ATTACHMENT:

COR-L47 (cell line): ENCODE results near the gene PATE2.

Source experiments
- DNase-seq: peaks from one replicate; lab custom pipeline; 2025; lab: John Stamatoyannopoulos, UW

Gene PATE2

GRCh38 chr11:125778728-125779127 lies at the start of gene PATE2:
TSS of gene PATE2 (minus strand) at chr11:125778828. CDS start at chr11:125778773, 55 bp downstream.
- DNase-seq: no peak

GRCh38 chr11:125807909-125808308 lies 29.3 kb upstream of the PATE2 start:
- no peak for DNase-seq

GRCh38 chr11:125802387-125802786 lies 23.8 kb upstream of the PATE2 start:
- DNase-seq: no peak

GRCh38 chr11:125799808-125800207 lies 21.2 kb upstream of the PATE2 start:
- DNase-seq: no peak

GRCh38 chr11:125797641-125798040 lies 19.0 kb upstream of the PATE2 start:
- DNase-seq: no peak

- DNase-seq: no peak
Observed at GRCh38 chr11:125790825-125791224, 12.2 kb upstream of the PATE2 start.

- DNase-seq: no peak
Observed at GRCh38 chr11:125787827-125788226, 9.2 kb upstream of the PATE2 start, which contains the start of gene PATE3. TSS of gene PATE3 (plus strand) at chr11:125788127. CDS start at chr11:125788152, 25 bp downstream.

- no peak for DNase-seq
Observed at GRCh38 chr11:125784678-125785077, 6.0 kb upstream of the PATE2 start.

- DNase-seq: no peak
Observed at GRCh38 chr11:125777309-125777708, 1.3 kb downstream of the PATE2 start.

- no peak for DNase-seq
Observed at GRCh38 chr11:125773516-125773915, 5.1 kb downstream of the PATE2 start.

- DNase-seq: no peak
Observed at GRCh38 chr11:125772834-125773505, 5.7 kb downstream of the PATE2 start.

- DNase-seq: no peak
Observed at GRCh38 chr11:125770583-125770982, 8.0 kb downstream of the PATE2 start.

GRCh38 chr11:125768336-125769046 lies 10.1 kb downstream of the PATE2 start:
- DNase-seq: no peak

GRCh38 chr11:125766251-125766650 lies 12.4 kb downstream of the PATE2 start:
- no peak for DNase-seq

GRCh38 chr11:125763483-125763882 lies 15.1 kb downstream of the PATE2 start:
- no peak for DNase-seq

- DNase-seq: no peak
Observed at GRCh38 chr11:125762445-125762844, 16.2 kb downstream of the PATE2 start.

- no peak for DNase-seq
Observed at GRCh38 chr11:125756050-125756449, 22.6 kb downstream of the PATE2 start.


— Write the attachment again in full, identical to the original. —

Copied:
COR-L47 (cell line): ENCODE results near the gene PATE2.

Source experiments
- DNase-seq: peaks from one replicate; lab custom pipeline; 2025; lab: John Stamatoyannopoulos, UW

Gene PATE2

GRCh38 chr11:125778728-125779127 lies at the start of gene PATE2:
TSS of gene PATE2 (minus strand) at chr11:125778828. CDS start at chr11:125778773, 55 bp downstream.
- DNase-seq: no peak

GRCh38 chr11:125807909-125808308 lies 29.3 kb upstream of the PATE2 start:
- no peak for DNase-seq

GRCh38 chr11:125802387-125802786 lies 23.8 kb upstream of the PATE2 start:
- DNase-seq: no peak

GRCh38 chr11:125799808-125800207 lies 21.2 kb upstream of the PATE2 start:
- DNase-seq: no peak

GRCh38 chr11:125797641-125798040 lies 19.0 kb upstream of the PATE2 start:
- DNase-seq: no peak

- DNase-seq: no peak
Observed at GRCh38 chr11:125790825-125791224, 12.2 kb upstream of the PATE2 start.

- DNase-seq: no peak
Observed at GRCh38 chr11:125787827-125788226, 9.2 kb upstream of the PATE2 start, which contains the start of gene PATE3. TSS of gene PATE3 (plus strand) at chr11:125788127. CDS start at chr11:125788152, 25 bp downstream.

- no peak for DNase-seq
Observed at GRCh38 chr11:125784678-125785077, 6.0 kb upstream of the PATE2 start.

- DNase-seq: no peak
Observed at GRCh38 chr11:125777309-125777708, 1.3 kb downstream of the PATE2 start.

- no peak for DNase-seq
Observed at GRCh38 chr11:125773516-125773915, 5.1 kb downstream of the PATE2 start.

- DNase-seq: no peak
Observed at GRCh38 chr11:125772834-125773505, 5.7 kb downstream of the PATE2 start.

- DNase-seq: no peak
Observed at GRCh38 chr11:125770583-125770982, 8.0 kb downstream of the PATE2 start.

GRCh38 chr11:125768336-125769046 lies 10.1 kb downstream of the PATE2 start:
- DNase-seq: no peak

GRCh38 chr11:125766251-125766650 lies 12.4 kb downstream of the PATE2 start:
- no peak for DNase-seq

GRCh38 chr11:125763483-125763882 lies 15.1 kb downstream of the PATE2 start:
- no peak for DNase-seq

- DNase-seq: no peak
Observed at GRCh38 chr11:125762445-125762844, 16.2 kb downstream of the PATE2 start.

- no peak for DNase-seq
Observed at GRCh38 chr11:125756050-125756449, 22.6 kb downstream of the PATE2 start.